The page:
6 TIPS FOR EASY PAPER ORGANIZATION MAINTENANCE
Weeks ago, we began tackling paper clutter by sorting piles of paper with the R.A.F.T. system. We then created the right filing categories and sub-categories for you based on how you intuitively look for information. And last week we discovered how to use paper zones to create a lasting paper management system. Today, we end our journey to conquer paper clutter with 6 final tips that will make your paper organization system easy-to-use and maintain, now and in the future, so the paper clutter never returns.
6 Tips To Make Paper Organization Easy To Maintain
1) Don’t cram files too full.
Overstuffed files make it difficult and frustrating to retrieve and file information. And if it’s difficult and frustrating, the system will break down. Additionally, filing needs change over time, so you want to make sure the system has room to grow. Extra-capacity file folders such as these these are great for long-term filing to address these concerns.
2) Create neat, consistent labels.
As with all things organizing, labelling is key. We already covered how to name files, so here I’m referring to the physical labels themselves. Perhaps it’s because my printing is not very neat, but the crisp look of a printed label actually motivates me to keep the filing neat to match it! Whether you print labels or hand write them, make sure the labels are neat and uniform.
3) Straight-line tabbing VS alternating tabbing.
This will come down to personal preference, but I recommend straight-line tabbing because it creates less visual clutter and is more adaptable. If you no longer need a particular filing category, the straight-tab system still works perfectly after it’s removed. But if you remove a file from the alternating tab method, you are left with a hole in your system. Further, a new file can easily be placed anywhere with straight-line tabbing and mesh seamlessly into the existing system. Whereas you can only easily add a new file category at the end of the alternating-tab system.
4) Colour coding files.
Colour coding helps some people, myself included. However, rather than different coloured folders for each category, I prefer to use white folders with colour dots. It’s easier and less expensive to only buy and have on hand plain white folders and stickers such as this pack that comes with 2,400 stickers, so you won’t run out anytime soon! With multiple boxes of different coloured files, you have to stay on top of what colours are running low and need to be replaced. If you don’t, the system breaks down.
For example, if I need to file something with a purple file, but am out, the filing either sits as paper clutter until I get more purple files, or gets put into a different coloured file and the system is broken. It may seem like a small thing, but the goal is to make filing as easy as possible, which includes keeping up with needed supplies.
5) File organization.
A common, easy to use system is alphabetical placement. If you use this method, be consistent on how you refer to categories and make sure everyone using the system is on the same page. For example, are cars “cars”, “automotive” or “motor vehicles”? .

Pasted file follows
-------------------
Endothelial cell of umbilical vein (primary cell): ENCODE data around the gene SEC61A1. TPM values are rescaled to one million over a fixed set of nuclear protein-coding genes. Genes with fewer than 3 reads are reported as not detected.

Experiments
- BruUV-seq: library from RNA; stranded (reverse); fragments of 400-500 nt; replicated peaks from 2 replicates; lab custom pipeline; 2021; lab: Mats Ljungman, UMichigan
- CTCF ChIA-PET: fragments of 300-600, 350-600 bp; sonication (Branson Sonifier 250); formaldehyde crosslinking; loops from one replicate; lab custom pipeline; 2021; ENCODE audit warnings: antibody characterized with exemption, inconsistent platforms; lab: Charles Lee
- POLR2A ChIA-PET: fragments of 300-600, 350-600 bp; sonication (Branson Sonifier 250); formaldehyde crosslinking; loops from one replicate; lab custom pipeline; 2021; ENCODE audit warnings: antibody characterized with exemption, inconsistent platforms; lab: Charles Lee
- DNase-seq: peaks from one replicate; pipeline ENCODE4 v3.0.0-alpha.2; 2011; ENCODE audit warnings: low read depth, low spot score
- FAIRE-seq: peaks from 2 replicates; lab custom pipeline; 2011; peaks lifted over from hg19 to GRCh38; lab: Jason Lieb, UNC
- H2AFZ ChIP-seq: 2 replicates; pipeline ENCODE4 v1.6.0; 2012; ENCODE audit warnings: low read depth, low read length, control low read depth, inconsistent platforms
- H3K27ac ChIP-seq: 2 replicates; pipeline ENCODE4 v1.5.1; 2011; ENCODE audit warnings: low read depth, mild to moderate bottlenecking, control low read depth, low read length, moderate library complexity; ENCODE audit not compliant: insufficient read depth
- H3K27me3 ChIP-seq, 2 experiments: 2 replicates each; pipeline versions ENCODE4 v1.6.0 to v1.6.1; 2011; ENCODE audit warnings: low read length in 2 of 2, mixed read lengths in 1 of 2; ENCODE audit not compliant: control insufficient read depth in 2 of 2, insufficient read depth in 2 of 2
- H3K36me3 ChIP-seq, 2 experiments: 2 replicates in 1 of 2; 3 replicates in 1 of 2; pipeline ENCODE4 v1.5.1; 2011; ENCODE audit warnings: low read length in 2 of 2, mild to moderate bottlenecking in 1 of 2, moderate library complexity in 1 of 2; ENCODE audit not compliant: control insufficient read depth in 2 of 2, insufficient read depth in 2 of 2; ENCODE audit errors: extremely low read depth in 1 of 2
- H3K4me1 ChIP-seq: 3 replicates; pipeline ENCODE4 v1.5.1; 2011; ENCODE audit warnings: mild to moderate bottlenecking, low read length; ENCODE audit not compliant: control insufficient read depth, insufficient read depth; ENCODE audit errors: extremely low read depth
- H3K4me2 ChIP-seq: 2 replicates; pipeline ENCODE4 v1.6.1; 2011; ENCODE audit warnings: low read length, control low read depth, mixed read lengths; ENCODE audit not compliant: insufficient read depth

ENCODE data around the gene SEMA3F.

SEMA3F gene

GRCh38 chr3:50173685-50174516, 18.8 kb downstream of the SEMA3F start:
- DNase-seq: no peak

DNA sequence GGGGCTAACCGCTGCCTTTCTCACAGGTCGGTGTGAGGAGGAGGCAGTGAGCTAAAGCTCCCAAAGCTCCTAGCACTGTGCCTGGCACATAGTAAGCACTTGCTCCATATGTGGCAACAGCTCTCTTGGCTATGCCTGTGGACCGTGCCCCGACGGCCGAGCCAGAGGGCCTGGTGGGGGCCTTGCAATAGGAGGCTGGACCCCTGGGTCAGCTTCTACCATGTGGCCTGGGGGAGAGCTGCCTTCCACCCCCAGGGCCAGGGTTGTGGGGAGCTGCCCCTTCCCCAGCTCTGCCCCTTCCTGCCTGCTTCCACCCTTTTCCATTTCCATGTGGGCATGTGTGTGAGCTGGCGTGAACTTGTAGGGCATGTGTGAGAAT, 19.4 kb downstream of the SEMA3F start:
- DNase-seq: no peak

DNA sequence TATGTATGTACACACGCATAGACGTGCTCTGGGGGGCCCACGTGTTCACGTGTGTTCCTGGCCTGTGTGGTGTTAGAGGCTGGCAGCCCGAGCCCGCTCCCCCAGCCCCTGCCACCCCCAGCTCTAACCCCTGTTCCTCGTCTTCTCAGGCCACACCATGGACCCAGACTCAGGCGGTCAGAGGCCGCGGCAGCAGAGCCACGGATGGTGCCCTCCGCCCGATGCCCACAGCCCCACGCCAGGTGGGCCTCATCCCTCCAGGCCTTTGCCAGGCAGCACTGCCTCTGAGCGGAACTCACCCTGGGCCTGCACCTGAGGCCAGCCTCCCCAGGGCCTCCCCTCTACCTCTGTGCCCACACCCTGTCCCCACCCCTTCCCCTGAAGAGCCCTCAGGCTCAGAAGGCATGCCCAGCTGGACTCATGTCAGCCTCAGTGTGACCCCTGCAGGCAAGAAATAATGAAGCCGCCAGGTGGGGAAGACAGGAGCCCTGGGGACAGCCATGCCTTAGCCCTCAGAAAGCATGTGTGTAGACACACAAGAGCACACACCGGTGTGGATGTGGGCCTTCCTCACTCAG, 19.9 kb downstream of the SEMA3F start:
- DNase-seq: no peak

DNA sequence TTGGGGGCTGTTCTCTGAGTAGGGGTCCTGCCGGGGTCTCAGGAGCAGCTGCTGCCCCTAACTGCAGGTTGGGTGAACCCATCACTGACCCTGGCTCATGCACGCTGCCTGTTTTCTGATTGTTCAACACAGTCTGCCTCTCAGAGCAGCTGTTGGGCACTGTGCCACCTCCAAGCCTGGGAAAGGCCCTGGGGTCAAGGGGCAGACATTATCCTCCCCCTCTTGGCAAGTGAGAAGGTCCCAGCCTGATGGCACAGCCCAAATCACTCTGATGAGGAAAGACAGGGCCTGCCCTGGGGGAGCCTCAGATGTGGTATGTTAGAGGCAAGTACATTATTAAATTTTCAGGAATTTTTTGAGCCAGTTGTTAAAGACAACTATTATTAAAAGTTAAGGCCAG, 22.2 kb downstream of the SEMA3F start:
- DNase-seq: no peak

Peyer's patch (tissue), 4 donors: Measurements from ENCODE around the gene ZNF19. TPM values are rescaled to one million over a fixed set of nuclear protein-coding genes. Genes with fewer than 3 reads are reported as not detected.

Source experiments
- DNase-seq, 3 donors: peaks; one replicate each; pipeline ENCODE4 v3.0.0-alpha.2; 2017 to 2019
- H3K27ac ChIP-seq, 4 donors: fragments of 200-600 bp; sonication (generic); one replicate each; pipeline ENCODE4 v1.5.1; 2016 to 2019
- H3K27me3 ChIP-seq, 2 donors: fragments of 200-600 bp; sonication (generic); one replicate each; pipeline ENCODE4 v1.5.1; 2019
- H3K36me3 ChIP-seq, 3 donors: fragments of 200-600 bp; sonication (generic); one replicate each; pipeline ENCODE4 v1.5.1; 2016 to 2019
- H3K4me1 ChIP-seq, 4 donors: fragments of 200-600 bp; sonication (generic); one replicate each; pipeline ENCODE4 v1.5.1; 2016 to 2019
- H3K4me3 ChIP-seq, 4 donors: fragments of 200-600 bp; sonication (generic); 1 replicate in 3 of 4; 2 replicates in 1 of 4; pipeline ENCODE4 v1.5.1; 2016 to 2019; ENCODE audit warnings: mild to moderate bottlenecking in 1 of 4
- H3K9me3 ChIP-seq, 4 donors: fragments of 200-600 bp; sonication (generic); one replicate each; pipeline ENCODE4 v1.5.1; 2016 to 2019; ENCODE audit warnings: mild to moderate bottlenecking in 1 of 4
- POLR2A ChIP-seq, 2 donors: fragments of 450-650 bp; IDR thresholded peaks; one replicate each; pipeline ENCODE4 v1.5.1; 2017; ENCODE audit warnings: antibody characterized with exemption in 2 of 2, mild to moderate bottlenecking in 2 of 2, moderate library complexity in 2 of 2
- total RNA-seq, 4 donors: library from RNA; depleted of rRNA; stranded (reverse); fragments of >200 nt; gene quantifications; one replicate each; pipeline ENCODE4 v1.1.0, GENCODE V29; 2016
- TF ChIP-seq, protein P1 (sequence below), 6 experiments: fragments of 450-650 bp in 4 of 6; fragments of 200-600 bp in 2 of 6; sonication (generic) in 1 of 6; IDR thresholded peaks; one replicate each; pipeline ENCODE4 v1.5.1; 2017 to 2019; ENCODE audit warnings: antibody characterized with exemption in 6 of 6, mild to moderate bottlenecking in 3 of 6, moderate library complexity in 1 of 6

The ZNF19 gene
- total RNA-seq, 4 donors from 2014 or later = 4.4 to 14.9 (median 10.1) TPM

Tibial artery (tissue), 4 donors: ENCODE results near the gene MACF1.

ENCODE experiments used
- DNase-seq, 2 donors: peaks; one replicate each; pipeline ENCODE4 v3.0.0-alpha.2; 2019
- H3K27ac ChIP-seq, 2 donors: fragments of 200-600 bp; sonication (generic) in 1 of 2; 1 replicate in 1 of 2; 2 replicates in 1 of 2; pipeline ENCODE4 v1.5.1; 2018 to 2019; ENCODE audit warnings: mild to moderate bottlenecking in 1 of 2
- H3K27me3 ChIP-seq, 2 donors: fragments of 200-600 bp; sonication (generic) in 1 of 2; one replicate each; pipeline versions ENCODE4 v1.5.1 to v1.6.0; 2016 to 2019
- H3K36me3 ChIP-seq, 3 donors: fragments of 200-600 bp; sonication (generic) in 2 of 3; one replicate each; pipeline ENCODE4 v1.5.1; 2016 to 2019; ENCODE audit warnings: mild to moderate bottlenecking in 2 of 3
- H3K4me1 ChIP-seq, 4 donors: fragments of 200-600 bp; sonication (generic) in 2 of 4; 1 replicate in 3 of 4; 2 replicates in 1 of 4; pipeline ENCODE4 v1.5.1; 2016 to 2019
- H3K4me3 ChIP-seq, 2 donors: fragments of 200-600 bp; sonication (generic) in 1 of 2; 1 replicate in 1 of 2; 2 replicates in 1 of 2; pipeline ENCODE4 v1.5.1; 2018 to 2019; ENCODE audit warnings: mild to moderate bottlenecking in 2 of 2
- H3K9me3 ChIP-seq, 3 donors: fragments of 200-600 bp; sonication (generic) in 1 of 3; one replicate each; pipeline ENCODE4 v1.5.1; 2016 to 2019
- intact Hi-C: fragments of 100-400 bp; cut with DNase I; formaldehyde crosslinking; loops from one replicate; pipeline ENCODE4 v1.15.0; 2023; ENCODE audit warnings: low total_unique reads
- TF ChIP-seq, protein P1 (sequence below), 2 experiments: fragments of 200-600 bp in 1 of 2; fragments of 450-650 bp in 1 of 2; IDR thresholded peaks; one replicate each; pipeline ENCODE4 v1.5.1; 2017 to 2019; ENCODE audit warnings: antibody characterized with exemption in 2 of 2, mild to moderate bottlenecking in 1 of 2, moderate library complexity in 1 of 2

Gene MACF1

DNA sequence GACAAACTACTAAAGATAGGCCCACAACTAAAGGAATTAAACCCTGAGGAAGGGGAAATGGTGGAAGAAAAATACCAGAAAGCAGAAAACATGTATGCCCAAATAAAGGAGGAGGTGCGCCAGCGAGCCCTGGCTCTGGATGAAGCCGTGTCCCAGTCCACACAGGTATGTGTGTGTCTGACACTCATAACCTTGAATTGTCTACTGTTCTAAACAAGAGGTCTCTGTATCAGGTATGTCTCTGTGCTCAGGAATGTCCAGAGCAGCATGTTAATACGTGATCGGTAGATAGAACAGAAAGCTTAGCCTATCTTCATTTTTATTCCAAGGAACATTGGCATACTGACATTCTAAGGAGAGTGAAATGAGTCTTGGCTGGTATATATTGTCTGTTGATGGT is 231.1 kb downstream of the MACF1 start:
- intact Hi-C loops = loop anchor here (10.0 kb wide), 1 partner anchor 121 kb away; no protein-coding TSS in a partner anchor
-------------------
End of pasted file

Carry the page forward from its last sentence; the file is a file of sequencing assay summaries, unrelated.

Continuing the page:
Because I only use 8 broad categories, I put them in the order of frequency of reference. Our home file is first, followed by finances and health. Our property file is last because we rarely need to pull out anything having to do with the sale of our previous home 5 years ago. What’s most important is you use a system that makes sense to you.
6) Regular maintenance is key.
I saved the most important tip for last: schedule regular maintenance. I cannot overstate the fact regular maintenance is the key to ensuring paperwork doesn’t build up again. While you may have all your papers organized now, new paper is going to keep coming. The paper organization zones are equipped to handle it, but they are only as good as the people using it!
Make maintenance a part of your regular routine. How often depends on your specific needs, but it’s generally a good idea to review your inbox and short-term filing weekly. It stops the areas from piling up and becoming overwhelming, and ensures you don’t miss anything important because you put the paper in short-term filing and didn’t return to it in a timely manner. I review our inbox and short-term filing on Sunday mornings. Because I do it every week, it only takes 5-10 minutes, including transferring items to our long-term filing zone.
Maintenance of the regularly accessed papers and information zone is largely done on the go. For example, as soccer season ends, gymnastics sessions begin and I remove the soccer information and replace it with the gymnastics information. However, it’s a good idea to do quarterly maintenance of this area to make sure all information is current and accurate.
Maintenance of long-term filing is less frequent, perhaps semi-annually or annually. But in between maintenance sessions, a good practice to follow is “one in, one out”. For example, when you file the most recent month’s credit card statement (not used for business purposes), take out the monthly statement from 1 year ago. The idea is every time you file a document, you also take one out. This stops files from becoming too full (and difficult to use) and it will make your actual maintenance sessions quicker and easier.
I know dealing with paper clutter is not a quick or easy task. But I guarantee putting in the time and effort to create a convenient, easy-to-use system, catered to your family’s needs, will save you time and frustration daily. Once the system is set up, all it needs is a few minutes of maintenance every week or so; a small price to pay to say good-bye to paper clutter forever!
Thank you for coming on this journey to tackle paper clutter with me. I’d love to hear how your newly organized paper system is working for you. Let me know in the comments below.